1 An evaluation of genetic trends over 10 year period from data collected from the ABBA carcass evaluation program A.M. Royer 1, C.Shivers 2, D. Riley 3, M. Elzo 4, J. Paschal 5, D.E. Franke 1, and M.D. Garcia 1 1 Louisiana State University AgCenter, Baton Rouge LA American Brahman Breeders Association 3 Texas A&M University 4 University of Florida 5 Texas A&M AgriLife Extension Background The American Brahman Breeders Association began the national carcass evaluation project in 2001 as a method to evaluate Brahman carcass merit including yield, marbling and tenderness. The ABBA has set a series of guidelines that producers must follow in order to participate in the carcass evaluation project. All steers must be weaned and adhere to a specific health program suggested by the ABBA days prior to delivery at Graham Land and Cattle Company in Gonzalez, TX. Upon arrival at the feedyard steers are individually identified, weighed, given a frame & muscle score and put on a starter ration. After approximately 90 days on feed the steers are re-implanted and sorted into expected outcome groups based upon reimplant weight and put on a finishing ration. After a period of time in the feed yard, steers are deemed ready for harvest when the pen has reached an average weight and condition regarded as acceptable by the beef cattle industry (approximately 1500 pounds and 0.3 inch back fat thickness). Since 2001 Dr. Joe Paschal from Texas A&M University has collected carcass data for the carcass evaluation project after the Brahman steers had completed the finishing phase of the carcass evaluation program. Carcass data was collected within 48 hours of delivery to the processor. This information that has been collected from the national carcass evaluation program has served as a tool for Brahman producers to evaluate feedlot performance, feedlot efficiency, and ultimately to improve carcass quality and composition characteristics of the Brahman breed. The program further allows producers a method to visualize how their breeding decisions or bull selection has influenced the final carcass product that is produced. A collaborative effort between the ABBA and Louisiana State University AgCenter was established to analyze the increase or
2 decrease in performance for feedlot performance and carcass characteristics over the past ten years of data collection. Methods A total of 595 steers that had been enrolled in the ABBA National Carcass Evaluation Program from 2004 to 2013 were evaluated in the current study. The feedlot traits that were evaluated in the current study included initial test weight, feedlot average daily gain, and harvest weight. The carcass traits that were evaluated in the current study included hot carcass weight, dressing percent, rib eye area, marbling score, quality grade, yield grade and Warner-Bratzler tenderness score. Simple regression analyses were conducted to evaluate the rate of positive or negative change in each trait per year, and overall test means were calculated to report the average for each trait after all years of testing. Results Analyses of the feedlot traits revealed that average daily gain and harvest weight had exhibited an increase every year, whereas initial weight has actually been decreasing over that last 10 years. Specifically, average daily gain has increased 0.04 pounds per year, and harvest weight has increased at a rate of pounds per year, indicating an increased level of efficiency and performance in the feedlot. While the previous two traits showed an increase in performance, initial test weight was one of two traits evaluated in the current study that had a decreasing trend. Initial test weight decreased at a rate of 1.68 pounds per year indicating that cattle are actually entering the carcass evaluation program at lighter weights in recent years. Analyses of carcass traits were in agreement with the previously described feedlot traits and revealed an improvement in the vast majority of the traits evaluated. Analyses of carcass yield traits indicated a 12.6 pound per year increase for hot carcass weight, an increase in yield grade (0.07 units per year; 2.45 average over ten years) and a 0.16 percent increase in dressing percentage per year. These increases in carcass yield indicate that changes have in fact been made in Brahman carcass merit from Analyses of carcass quality traits revealed a per year increase in performance for all the traits evaluated with the exception of the Warner-Bratzler tenderness test. Specifically, the traits that exhibited a per year increase included rib eye area (0.10 inches per year), marbling score (0.9 units per year), and quality grade (0.07 units per year), thus indicating a good amount of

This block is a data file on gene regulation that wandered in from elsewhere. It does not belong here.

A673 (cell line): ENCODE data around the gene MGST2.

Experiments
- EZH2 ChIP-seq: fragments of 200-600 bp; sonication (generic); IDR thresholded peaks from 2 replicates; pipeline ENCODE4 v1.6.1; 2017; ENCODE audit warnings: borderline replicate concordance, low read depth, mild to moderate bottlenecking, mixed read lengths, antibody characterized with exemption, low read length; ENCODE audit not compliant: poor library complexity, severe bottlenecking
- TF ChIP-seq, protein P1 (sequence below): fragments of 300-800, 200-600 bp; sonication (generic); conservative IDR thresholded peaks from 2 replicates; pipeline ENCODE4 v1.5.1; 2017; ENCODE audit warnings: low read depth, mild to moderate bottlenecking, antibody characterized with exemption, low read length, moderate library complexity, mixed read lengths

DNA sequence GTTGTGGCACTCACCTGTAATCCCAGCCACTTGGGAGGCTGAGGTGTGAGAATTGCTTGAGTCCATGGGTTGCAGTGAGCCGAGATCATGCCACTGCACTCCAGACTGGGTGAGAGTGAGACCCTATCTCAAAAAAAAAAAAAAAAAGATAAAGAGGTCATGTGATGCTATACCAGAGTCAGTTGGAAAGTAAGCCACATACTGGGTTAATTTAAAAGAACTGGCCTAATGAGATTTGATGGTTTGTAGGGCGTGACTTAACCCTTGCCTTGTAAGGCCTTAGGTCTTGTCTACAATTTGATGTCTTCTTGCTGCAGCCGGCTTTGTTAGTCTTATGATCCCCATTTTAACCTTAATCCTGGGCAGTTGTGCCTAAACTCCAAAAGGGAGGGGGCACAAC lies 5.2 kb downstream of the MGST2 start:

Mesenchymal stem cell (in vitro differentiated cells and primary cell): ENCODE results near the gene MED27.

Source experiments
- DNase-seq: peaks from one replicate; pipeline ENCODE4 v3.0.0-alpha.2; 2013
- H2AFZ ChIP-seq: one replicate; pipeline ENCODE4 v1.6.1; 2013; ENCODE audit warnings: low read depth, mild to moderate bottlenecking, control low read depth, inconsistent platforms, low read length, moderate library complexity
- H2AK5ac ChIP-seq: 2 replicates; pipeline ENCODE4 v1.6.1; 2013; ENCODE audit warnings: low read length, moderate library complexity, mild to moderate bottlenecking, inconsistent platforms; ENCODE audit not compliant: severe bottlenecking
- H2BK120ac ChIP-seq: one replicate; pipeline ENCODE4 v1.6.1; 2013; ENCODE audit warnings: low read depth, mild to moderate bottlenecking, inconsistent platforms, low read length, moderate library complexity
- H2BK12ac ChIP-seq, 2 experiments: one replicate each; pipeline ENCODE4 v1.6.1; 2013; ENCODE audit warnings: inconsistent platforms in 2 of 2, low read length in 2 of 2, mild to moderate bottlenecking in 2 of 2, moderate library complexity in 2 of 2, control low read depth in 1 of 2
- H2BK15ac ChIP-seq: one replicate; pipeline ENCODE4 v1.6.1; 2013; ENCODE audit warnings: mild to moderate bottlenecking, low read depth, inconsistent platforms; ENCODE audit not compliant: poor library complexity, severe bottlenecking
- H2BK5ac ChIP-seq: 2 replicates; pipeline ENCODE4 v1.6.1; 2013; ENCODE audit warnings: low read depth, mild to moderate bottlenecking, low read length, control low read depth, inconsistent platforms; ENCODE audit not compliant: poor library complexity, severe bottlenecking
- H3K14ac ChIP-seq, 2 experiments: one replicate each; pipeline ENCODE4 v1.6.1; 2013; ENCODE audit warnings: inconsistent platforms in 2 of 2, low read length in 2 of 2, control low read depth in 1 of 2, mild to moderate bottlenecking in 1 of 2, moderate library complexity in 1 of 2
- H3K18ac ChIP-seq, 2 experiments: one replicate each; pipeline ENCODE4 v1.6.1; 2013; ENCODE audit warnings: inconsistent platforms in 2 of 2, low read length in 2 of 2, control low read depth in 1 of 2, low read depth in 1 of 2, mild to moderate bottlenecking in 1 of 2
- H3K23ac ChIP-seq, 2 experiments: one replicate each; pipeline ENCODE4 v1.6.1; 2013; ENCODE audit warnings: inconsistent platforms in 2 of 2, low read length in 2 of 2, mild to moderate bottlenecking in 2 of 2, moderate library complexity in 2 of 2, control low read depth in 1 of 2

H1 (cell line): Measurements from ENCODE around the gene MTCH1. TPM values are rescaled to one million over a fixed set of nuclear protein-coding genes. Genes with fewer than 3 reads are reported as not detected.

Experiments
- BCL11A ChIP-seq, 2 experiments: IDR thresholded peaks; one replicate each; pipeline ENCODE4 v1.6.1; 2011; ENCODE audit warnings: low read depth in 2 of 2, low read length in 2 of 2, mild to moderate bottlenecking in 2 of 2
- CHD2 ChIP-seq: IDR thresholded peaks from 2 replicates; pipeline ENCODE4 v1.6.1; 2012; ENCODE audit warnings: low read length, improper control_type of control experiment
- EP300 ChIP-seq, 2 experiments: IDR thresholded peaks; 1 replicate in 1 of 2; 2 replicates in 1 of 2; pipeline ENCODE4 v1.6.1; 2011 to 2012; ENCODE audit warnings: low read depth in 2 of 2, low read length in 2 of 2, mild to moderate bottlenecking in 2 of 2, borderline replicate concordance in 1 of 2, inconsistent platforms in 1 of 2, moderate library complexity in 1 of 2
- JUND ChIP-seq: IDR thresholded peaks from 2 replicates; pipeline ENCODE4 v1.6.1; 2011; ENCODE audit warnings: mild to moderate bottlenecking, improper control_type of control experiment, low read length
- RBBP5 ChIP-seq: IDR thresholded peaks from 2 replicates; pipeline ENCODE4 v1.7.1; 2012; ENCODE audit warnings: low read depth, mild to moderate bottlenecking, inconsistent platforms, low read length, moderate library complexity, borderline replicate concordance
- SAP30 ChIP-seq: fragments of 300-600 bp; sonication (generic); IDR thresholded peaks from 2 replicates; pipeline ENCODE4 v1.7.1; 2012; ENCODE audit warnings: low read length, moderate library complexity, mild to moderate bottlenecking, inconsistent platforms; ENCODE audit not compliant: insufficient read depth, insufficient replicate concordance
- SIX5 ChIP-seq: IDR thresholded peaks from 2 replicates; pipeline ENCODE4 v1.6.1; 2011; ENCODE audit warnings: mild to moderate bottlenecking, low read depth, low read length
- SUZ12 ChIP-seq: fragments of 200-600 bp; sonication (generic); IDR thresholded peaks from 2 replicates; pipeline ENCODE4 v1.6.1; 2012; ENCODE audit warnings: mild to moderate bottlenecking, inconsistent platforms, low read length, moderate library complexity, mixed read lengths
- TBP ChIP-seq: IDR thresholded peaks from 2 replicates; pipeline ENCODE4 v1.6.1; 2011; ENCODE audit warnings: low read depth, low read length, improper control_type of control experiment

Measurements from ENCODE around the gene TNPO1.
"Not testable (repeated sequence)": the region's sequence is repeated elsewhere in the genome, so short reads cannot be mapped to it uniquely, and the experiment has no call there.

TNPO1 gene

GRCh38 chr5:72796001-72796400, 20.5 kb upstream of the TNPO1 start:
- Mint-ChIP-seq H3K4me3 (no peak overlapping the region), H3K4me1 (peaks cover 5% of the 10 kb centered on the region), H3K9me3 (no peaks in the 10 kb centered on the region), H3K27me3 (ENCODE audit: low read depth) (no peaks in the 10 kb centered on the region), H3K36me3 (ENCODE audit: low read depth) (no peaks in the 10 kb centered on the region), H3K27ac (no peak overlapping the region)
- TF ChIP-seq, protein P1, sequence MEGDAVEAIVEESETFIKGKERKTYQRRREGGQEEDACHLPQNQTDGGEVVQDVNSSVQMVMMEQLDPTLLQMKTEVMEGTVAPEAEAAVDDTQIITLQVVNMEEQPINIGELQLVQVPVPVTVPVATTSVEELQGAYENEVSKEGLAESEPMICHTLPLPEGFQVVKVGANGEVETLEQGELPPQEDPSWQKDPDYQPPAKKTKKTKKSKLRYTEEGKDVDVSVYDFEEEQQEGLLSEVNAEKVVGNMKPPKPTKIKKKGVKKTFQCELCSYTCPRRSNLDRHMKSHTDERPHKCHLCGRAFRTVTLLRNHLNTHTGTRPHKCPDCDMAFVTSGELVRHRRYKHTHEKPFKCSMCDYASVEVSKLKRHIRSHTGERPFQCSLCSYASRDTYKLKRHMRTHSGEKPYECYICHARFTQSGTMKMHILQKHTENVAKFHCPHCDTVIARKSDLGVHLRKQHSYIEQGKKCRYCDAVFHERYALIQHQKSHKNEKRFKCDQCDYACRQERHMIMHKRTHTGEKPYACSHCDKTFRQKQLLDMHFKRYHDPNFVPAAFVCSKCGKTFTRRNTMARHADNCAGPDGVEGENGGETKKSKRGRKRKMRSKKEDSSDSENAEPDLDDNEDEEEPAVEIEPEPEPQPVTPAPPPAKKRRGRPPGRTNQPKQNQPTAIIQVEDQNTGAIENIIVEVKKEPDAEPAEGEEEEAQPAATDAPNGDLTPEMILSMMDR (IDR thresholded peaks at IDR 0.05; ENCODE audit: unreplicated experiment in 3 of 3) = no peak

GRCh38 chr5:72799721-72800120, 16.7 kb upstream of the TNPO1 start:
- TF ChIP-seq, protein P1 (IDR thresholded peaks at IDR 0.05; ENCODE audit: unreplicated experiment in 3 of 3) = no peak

3 progress has been made in improving the quality of Brahman carcasses. While increases in the previously mentioned carcass quality traits were observed, the Warner-Bratzler tenderness test showed a decrease in performance. A decrease in tenderness over the ten year period was reflective of the increase in force needed (0.27 lbs/year) to determine tenderness in Brahman steaks. Summary The ABBA carcass evaluation program and Brahman producers have made significant improvement in production, efficiency and carcass traits in a relatively short period of time. The fact that virtually all traits have seen a positive per year increase in performance indicates that Brahman producers are making a concerted effort to improve traits deemed valuable by the beef industry in Brahman cattle. After ten years of evaluation, Brahman cattle in the program are entering the test lighter but are gaining faster, and being harvested at higher weights than in Furthermore, steers are not only yielding larger carcasses, they are yielding much higher quality and more valuable carcasses than when the test was first initiated as indicated by the increasing marbling and quality grade scores. The lone disappointment in the ten year evaluation is the fact that tenderness has decreased as a whole over the ten year period as indicated by an increase per year of the Warner-Bratzler tenderness test measurement. However, Warner- Bratzler measurements have been decreasing since 2009 indicating a concerted effort by Brahman producers to improve tenderness. In summary, the ABBA Carcass Evaluation Program has been a success. The program has not only made great strides in Brahman performance and efficiency in the feedlot, but has also shown that Brahman producers are capable of making the Brahman breed competitive with other breeds when it comes to carcass quality and merit.